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On the air.

I caught this exchange a few nights ago while doing some approaches. The controller was vectoring a plane to a fix by a neighboring, uncontrolled airport.

Columbia Approach: "Citation Two Tango Charlie, over ummm, darn, over the fix, cleared for the localizer approach to Owens Downtown, cancel with me or on the ground on 124.4. Change to advisory approved."

Approach (after a short pause and before the Citation could answer): "HIDEE, the name of the fix is HIDEE. I forgot the girl's name."

Citation 2TC: "Roger. We'll cancel IFR now. Switching to advisory, thanks."

Other aircraft: "It's been my experience that forgetting the girl's name is usually bad for future flights."

Chris Matras

Columbia, S.C.

The ATIS at Spirit of St Louis Airport in Missouri had an odd tidbit that morning: "The first 1000 feet of Runway 26 Right closed for maintenance." But when I contacted Ground I got this clearance:

Spirit Ground: "Seneca Three Three Five Three Quebec, taxi to Runway 26 Right."

Me: "Spirit Ground, Seneca Five Three Quebec, do I need to make an intersection takeoff since the first 1000 feet is closed?"

Ground: "Negative, taxi to the end of 26 Right and, when ready, call Tower."

When I was ready, I called the Tower and asked again, still a bit concerned: "Spirit Tower, Seneca Three Three Five Three Quebec, Ready at Runway 26 Right. Do I need to taxi to the 1000-foot line before I start my take-off roll?"

Spirit Tower: "Seneca Three Three Five Three Quebec, you can taxi to the line, but if you happen to be traveling at a high rate of speed when you reach it, that's OK too. Cleared for takeoff."

Ron Rogers

St Louis, Mo.

At Santa Monica, a Warrior had just popped out of some 1800-foot bases, reported the field in sight and been cleared to land. He was also informed that a Gulfstream would depart before his arrival. Then the student in a local flight-school airplane on downwind brought everything to a screeching halt:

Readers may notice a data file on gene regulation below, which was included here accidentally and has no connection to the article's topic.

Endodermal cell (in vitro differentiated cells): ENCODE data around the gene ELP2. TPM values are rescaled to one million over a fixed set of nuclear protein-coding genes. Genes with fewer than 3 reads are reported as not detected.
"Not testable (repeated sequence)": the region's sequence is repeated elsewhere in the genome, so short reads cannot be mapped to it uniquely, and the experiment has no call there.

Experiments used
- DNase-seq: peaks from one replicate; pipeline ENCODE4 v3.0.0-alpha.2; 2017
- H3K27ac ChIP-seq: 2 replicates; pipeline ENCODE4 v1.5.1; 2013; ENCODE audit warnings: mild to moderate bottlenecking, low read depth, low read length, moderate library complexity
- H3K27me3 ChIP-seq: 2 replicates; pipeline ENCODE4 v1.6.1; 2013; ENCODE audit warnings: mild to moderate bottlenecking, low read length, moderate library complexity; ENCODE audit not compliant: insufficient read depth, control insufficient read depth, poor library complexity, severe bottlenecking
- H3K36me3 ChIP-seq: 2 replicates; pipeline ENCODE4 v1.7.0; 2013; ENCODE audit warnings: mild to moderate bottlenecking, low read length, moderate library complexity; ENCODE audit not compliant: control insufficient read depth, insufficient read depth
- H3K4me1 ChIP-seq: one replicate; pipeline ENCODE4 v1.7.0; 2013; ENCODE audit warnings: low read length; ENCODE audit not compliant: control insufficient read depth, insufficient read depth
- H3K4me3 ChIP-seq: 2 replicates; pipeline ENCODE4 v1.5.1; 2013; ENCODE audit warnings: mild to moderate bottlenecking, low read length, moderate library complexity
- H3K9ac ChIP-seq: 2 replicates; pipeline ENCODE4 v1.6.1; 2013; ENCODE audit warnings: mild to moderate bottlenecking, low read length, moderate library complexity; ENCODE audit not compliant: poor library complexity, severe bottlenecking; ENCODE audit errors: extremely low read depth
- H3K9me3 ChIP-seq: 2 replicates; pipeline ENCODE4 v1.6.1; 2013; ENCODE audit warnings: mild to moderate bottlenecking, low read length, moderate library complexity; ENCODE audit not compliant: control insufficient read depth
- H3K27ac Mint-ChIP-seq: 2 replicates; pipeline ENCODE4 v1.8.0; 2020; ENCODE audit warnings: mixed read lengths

Warrior 2AF (in a halting, student's voice): "Santa Monica Tower, Two Alfa Fox, request short approach. Disabled."

Santa Monica Tower (immediately and with urgency): "Gulfstream One Sierra Whiskey, cancel take-off clearance and hold short of 21. Warrior Two Alpha Bravo make a right 360. Two Alfa Fox, say nature of your emergency."

Warrior 2AF (embarrassed CFI voice): "Tower, Two Alpha Fox, I am very sorry sir. The student meant to say, 'if able.'"

Tower: "Well, I got everyone else out of your way so I guess yon might as well go ahead and make a short approach."

Art Friedman

Santa Monica, Calif.

Cruising near Sacramento one night, I heard the following:

Oakland Center: "Jet Blue Two Thirty-One, verify you are descending."

Jet Blue 231: "Affirmative, descending out of FL280 for FL220."

Center: "Roger, my computer seems to be lagging a bit."

Jet Blue 231: "Don't worry, as soon as you guys get those new Pentium One chips, you should be all set."

Center: "I can't respond to that. I might get fired."

Pierre Redmond

Henderson, Nev.

Maybe you had to be there to appreciate this one ...

It was a beautiful spring day: calm winds and deep blue sky in North Texas. I was inbound to Addison and had just tuned in to Regional Approach when I caught the end of this conversation:

Aircraft: "This is a most perfect day for flying."

Regional Approach (sounding envious): "There's nothing like flying on a clear day and in perfect weather. That's as good as it gets"

Aircraft (in a perfect '60s hippie voice): "I love you, man."

Approach (after a long pause): "Uh ... Roger that."

Bill Colton

Dallas, Texas
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Title Annotation:aircraft piloting
Publication:IFR
Geographic Code:1USA
Date:Aug 1, 2009
Words:614
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